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The James Webb Space Telescope has spied clouds on one of the solar system’s most intriguing moons.
In November, the space observatory turned its infrared gaze on Saturn’s largest moon, Titan. It’s the only moon in our solar system that has a dense atmosphere — four times denser than Earth’s.
Titan’s atmosphere is made of nitrogen and methane, which gives it a fuzzy, orange appearance. This thick haze obscures visible light from reflecting off the moon’s surface, making it difficult to discern features.
The Webb telescope observes the universe in infrared light, which is invisible to the human eye — on November 5, the telescope spotted a bright cloud in Titan’s northern hemisphere and, soon after, detected a second cloud in the atmosphere.
The larger cloud was located over Titan’s northern polar region near Kraken Mare, the largest known liquid sea of methane on the moon’s surface.
Titan has Earth-like liquid bodies on its surface, but its rivers, lakes and seas are made of liquid ethane and methane, which form clouds and cause rain from the sky. Researchers also believe Titan has an internal liquid water ocean.
“Detecting clouds is exciting because it validates long-held predictions from computer models about Titan’s climate, that clouds would form readily in the mid-northern hemisphere during its late summertime when the surface is warmed by the Sun,” cowrote Conor Nixon, a planetary scientist at the NASA Goddard Space Flight Center in Greenbelt, Maryland, on NASA’s Webb blog.
Nixon is also the principal investigator on the Webb observation program for Titan.
The team of astronomers studying the Webb observations reached out to colleagues at the W. M. Keck Observatory in Hawaii to see if follow-up observations could reveal if the clouds were moving or changing shape.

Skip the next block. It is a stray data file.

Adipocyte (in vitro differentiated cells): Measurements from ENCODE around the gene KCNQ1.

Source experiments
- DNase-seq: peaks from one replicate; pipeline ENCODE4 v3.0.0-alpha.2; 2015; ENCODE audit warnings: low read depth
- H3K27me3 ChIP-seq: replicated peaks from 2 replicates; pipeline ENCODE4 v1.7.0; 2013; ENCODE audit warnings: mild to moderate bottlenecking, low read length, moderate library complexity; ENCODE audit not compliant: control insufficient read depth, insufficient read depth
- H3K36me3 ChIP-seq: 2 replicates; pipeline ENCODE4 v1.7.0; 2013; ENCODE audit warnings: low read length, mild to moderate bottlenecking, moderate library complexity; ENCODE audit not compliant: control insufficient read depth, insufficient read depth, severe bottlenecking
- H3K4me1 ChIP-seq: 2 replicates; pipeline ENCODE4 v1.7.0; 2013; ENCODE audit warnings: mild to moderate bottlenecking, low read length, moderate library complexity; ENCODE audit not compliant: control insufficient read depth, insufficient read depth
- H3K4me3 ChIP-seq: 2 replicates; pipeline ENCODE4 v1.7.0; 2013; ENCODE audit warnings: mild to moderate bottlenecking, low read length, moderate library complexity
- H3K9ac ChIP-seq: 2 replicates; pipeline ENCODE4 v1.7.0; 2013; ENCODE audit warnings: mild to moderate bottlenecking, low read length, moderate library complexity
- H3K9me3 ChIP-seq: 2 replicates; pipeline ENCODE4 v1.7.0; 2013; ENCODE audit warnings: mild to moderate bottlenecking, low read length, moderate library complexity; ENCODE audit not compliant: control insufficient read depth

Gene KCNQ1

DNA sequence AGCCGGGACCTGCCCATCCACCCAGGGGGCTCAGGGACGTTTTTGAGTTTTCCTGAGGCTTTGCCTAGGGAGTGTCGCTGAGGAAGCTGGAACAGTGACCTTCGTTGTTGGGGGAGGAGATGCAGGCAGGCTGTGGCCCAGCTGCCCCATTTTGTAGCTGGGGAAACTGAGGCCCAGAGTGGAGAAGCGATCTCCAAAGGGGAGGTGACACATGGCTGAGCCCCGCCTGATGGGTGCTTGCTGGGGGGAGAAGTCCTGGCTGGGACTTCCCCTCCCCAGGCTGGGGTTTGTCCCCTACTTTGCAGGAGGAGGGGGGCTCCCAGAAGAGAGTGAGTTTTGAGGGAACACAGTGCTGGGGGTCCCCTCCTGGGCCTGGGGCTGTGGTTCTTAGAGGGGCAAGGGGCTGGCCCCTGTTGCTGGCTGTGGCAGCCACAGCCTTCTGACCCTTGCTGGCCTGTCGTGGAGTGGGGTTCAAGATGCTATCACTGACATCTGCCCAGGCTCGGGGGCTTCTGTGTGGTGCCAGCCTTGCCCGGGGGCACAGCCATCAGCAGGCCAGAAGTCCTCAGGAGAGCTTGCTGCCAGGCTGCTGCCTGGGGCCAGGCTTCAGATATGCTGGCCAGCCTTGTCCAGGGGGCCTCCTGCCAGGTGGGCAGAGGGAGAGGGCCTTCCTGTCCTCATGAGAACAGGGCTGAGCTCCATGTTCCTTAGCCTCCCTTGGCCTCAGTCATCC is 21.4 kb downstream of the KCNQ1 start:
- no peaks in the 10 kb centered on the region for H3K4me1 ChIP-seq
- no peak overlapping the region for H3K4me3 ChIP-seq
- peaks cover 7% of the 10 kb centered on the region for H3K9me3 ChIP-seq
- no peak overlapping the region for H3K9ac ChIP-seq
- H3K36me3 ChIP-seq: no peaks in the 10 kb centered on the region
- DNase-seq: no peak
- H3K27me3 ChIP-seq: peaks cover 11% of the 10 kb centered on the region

“We were concerned that the clouds would be gone when we looked at Titan two days later with Keck, but to our delight there were clouds at the same positions, looking like they had changed in shape,” said Imke de Pater, emeritus professor of astronomy at the University of California, Berkeley, and lead of the Keck Titan Observing Team, in a statement.
Atmospheric modeling experts helped the team determine that the two telescopes had captured observations of seasonal weather patterns on Titan.
Webb’s Near-Infrared Spectrograph instrument was also able to collect data on Titan’s lower atmosphere, which can’t be seen by ground-based observatories such as Keck due to interference from Earth’s atmosphere, in different wavelengths of infrared light.
The data, which is still being analyzed, was able to see deeper into Titan’s atmosphere and surface than the Cassini spacecraft, which orbited Saturn and its moons for 13 years. Webb’s observations could also reveal the cause of a bright feature over Titan’s south pole.
The cloud observations were a long time coming.
“We had waited for years to use Webb’s infrared vision to study Titan’s atmosphere, including its fascinating weather patterns and gaseous composition, and also see through the haze to study albedo features on the surface,” Nixon said, referring to the bright and dark patches.
“Titan’s atmosphere is incredibly interesting, not only due to its methane clouds and storms, but also because of what it can tell us about Titan’s past and future — including whether it always had an atmosphere. We were absolutely delighted with the initial results.”
The team is planning more observations of Titan in June that may provide additional information about the gases in its atmosphere.